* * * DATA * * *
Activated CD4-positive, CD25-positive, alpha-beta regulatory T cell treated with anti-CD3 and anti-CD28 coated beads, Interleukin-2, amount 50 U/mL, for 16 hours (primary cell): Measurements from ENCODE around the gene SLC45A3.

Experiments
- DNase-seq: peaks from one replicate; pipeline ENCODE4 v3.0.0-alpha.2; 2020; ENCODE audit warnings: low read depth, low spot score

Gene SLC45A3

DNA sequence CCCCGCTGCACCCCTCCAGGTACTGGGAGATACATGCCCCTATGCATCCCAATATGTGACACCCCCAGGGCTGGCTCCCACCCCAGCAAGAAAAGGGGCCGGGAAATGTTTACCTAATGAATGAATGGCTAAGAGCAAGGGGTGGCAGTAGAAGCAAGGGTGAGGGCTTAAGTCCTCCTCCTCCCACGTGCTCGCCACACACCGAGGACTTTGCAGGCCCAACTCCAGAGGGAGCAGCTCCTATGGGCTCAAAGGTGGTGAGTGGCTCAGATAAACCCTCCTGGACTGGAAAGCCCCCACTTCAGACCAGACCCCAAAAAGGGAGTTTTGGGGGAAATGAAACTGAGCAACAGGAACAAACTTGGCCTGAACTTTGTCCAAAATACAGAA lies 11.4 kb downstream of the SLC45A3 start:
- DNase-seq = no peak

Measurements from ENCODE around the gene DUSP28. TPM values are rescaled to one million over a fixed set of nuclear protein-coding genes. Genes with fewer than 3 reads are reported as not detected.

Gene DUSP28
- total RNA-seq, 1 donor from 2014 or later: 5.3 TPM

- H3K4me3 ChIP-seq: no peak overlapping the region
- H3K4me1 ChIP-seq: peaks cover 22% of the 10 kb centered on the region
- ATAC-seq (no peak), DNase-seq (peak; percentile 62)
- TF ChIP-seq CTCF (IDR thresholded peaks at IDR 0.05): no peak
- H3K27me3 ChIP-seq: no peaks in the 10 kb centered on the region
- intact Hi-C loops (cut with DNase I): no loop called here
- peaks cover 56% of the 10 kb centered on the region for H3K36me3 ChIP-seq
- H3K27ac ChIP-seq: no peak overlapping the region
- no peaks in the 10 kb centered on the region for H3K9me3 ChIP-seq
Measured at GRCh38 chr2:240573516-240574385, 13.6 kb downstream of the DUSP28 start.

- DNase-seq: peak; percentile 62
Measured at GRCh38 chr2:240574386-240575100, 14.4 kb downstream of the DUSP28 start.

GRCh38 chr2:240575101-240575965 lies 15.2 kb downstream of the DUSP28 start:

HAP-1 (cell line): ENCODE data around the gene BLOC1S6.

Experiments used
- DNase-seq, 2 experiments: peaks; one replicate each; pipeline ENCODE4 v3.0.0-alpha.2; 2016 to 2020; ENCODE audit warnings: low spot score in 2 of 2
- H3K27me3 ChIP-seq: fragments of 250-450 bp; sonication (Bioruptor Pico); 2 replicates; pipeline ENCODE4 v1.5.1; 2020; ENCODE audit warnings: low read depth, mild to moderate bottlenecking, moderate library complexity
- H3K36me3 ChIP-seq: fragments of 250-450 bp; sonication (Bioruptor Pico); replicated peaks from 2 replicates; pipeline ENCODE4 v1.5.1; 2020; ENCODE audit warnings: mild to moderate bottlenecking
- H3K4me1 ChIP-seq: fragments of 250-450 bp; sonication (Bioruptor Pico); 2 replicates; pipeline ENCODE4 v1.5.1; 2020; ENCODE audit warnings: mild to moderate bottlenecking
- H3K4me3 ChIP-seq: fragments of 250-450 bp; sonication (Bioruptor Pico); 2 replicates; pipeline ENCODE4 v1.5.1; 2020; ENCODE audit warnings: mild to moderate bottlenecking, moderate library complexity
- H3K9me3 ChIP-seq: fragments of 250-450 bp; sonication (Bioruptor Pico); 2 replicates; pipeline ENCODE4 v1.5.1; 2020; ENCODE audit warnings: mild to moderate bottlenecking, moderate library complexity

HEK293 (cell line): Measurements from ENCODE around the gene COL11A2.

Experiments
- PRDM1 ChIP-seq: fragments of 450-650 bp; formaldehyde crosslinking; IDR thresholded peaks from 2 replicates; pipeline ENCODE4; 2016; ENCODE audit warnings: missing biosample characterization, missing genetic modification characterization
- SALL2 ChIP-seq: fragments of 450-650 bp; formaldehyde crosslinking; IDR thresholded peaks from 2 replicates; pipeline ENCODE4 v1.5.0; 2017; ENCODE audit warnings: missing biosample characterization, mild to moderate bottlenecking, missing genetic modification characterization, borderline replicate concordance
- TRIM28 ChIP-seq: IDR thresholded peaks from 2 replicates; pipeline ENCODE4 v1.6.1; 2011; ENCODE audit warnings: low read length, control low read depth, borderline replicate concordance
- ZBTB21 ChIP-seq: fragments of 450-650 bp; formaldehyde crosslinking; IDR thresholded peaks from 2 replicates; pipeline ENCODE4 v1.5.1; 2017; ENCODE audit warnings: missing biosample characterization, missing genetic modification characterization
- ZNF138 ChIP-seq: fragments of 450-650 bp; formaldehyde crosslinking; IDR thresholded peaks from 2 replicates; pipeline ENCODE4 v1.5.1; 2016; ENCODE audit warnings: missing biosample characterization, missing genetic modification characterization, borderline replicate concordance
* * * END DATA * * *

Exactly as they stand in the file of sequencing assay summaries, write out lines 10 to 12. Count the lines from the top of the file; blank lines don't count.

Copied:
- H3K4me3 ChIP-seq: no peak overlapping the region
- H3K4me1 ChIP-seq: peaks cover 22% of the 10 kb centered on the region
- ATAC-seq (no peak), DNase-seq (peak; percentile 62)